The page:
Art Less Gnome More!

Some shocked readers will say disbelievingly, “No art this time?” In response, I feel a tautly-argued paper, “The aesthetics of garden gnomes,” coming on. I would write it with Andy Williams’s “Gnome lovin’ man” as background music. If anyone is interested, I did the comparable exercise with Lego(TM). I told the chairman of the board of my museum he would benefit from reading it, and was no doubt unwittingly signing my death-warrant in the imminent restructure.

But I digress. My liberal left-wing mid-century modernist parents, bless them, brought me up to despise garden gnomes as signifiers of vulgar and contemptible petit-bourgeois values upholding hegemonic capitalism. This thesis was confirmed by the late Shirley Williams, an endearing left-liberal British politician, who rapidly came to the conclusion that attempting to canvas any gnome-infested household during elections was doomed to failure, as their guardians were invariably complacent Tory philistines. Naturally I was intrigued by all of this, and felt like sticking up for these delightful little men and their Tory owners, and even defying parental admonitions. Were gnomes not subaltern victims of oppressive academic/art world culture?

It was not until my 50s, however, that I quite summoned up the nerve to buy two “collectible” gnomes, rather worse for wear, and left them happily in their garden when I moved locations and into an apartment. So, after this brief fling, I am once more gnomeless. Any analyst, Lacanian or otherwise, would nonetheless tell from these jokes that I have a deep-seated sense of identity with gnomes, before quizzing me on my love-life and innermost desires, possibly beyond gnomes – but reader, my lips are sealed! Someone who enjoyed a far more colourful love-life than mine was the great poet and writer of the Claudius novels, Robert Graves. He was a war hero with a zest for life, sharp intelligence and lack of political correctness that compares with the badly-missed Prince Philip. The two men would have got on like a house on fire. Graves’s famous poem “Down, wonton [sic] down” is brilliantly raunchy – Lord Rochester recast some 250 years later…


What is the favourite poem of Gnomes? Robert Browning: “Gnome thoughts from abroad.”

Here’s a favourite Gnome saying (NB: they are pretty right-wing): “A woman’s place is in the gnome.” It vies in popularity with “Gnome, sweet gnome!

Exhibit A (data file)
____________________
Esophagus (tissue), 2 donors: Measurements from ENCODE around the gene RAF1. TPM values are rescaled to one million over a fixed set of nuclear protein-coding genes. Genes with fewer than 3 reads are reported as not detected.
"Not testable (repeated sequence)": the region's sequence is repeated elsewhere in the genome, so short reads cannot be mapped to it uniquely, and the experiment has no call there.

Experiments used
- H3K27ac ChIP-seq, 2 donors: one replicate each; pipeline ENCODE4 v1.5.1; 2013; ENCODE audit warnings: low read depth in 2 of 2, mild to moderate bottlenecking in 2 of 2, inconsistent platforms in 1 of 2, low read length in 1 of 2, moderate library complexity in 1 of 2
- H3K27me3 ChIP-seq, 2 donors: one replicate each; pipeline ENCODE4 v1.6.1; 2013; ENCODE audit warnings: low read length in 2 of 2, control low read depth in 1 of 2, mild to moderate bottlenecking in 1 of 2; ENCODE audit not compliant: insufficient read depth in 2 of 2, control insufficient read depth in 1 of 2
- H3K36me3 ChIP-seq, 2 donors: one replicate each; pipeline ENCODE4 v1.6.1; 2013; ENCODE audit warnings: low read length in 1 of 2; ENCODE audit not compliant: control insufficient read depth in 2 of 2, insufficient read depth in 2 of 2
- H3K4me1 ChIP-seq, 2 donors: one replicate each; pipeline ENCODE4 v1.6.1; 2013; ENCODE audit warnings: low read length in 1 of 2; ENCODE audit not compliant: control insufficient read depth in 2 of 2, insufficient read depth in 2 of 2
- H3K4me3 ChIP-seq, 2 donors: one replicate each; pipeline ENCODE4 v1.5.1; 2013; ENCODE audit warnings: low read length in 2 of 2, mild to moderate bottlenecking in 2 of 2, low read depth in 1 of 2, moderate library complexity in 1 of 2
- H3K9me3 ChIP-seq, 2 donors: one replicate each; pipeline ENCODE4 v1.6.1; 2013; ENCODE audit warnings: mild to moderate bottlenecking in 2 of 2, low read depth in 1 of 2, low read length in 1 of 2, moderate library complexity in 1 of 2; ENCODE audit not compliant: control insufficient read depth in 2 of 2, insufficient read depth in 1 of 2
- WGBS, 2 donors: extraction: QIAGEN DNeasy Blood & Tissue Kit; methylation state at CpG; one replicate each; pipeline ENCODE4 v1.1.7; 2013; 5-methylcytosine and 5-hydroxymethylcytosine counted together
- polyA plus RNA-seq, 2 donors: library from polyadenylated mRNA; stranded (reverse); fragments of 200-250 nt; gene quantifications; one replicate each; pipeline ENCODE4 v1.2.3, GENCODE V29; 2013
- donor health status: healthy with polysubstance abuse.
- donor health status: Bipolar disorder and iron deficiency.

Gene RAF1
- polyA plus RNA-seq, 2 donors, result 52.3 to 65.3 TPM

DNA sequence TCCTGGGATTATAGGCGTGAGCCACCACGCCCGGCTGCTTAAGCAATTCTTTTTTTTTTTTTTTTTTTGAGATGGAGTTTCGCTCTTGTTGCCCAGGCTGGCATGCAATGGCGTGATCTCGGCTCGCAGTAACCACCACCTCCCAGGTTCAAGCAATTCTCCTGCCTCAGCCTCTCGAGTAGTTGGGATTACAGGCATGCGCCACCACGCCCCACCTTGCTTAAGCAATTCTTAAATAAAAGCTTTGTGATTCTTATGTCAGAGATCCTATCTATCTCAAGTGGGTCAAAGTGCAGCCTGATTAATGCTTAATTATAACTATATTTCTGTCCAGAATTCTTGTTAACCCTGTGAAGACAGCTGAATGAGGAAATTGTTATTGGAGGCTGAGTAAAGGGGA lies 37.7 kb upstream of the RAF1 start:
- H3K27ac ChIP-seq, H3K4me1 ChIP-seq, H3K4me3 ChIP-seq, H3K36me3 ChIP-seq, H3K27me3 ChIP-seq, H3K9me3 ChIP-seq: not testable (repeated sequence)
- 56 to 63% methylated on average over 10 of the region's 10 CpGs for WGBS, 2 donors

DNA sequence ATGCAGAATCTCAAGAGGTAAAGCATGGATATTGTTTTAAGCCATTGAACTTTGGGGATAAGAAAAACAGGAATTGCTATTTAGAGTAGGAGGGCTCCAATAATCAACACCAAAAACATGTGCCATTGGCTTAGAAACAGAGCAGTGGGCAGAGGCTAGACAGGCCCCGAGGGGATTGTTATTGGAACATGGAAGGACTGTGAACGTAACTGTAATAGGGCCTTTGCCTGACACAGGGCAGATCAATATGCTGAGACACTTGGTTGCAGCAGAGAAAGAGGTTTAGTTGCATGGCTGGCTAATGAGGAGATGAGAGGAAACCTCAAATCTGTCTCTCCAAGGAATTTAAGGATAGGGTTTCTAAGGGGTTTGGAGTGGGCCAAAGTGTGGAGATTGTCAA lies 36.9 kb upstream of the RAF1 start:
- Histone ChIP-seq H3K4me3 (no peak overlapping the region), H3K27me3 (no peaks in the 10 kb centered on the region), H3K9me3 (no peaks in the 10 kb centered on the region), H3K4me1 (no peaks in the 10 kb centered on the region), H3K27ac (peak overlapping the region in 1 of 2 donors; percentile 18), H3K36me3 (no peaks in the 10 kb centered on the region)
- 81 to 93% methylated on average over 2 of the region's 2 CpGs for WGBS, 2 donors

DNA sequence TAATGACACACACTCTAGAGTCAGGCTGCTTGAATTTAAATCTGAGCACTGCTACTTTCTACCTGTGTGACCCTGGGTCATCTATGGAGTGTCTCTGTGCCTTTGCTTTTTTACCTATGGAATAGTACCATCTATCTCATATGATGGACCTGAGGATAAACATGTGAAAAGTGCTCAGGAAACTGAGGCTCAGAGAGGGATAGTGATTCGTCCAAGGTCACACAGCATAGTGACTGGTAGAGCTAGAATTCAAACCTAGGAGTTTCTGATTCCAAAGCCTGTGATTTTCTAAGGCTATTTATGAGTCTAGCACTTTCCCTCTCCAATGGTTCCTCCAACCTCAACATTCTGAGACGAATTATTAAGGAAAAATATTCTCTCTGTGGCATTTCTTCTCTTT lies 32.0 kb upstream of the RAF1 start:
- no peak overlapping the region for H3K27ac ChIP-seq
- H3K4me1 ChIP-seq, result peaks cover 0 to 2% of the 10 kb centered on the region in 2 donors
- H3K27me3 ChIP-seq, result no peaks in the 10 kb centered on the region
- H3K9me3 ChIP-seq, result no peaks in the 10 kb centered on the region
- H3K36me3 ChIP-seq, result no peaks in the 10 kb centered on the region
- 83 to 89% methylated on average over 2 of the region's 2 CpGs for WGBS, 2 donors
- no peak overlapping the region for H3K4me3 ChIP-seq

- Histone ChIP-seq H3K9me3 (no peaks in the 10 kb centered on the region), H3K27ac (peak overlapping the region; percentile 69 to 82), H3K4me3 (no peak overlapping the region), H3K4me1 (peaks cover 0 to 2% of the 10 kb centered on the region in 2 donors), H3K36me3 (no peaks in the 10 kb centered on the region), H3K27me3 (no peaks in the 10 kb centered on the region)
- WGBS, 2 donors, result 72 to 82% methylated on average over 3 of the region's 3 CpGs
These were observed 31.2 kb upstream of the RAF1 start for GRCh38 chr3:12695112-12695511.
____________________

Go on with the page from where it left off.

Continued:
German garden gnome.

The government of the Gnomes recently funded a project to determine everybody’s DNA sequencing. It was naturally called the Gegnome Project.

Gnomes are, as I say, a conservative lot. Accordingly, the standard occupation for their fair sex is “Gnome-maker.

What is the favourite magazine of lady Gnomes? Gnome and Garden.

What is yet another favourite saying of their culture? “All roads lead to Gnome.”

A slightly troubled Gnome goes to a psychiatrist, who asks him, “I hope you don’t mind telling me as to whom you are sexually attracted?”
“Male Gnomes, of course, the bushier the beard the better!”
Ah, then you must be a gnomosexual!” (I trust this isn’t gnomophobic)!

The Gnomes decide to build a very large monument of a triumphant gnome which has the simple and obvious title of Gnome. Being industrious little chappies, the monument is nearly completed by the end of the day whereupon, most unfortunately, the gardener collides into it with his wheelbarrow, causing untold damage. The gnomes are in a state of grief and denial, but their glib project manager tells them reassuringly, “It’s OK, guys, stay cool. Gnome wasn’t built in a day.”

Gnomes are avid historians. Here is a timeline of important events:

  • 753 BCE: Founding of Gnome
  • 1066 CE: The Gnome-man Conquest
  • 1922 Gnome rule for Ireland. Civil war ensues with the Leprechauns.

In their intellectual tastes, our little friends particularly esteem baffling thinkers, e.g., Duns Scotus, Hegel and Heidegger. Indeed, the more “gnomic” the better!

Moving right along …

When Robert Graves was in a Chinese restaurant, a gorgeous dollybird entered the premises and made him choke with emotion. He spluttered: “Down, wonton, down!

Bust of Robert Graves. Deia, Mallorca, Spain.

What is the specialist cuisine of the Chinese navy? Junk food.

The Ballymoney Debating Society rashly decided to hold a gentlemanly debate: “This house believes that the Irish have something in common.” Fisticuffs and shillelagh-bashing ensued, before the motion was unanimously defeated.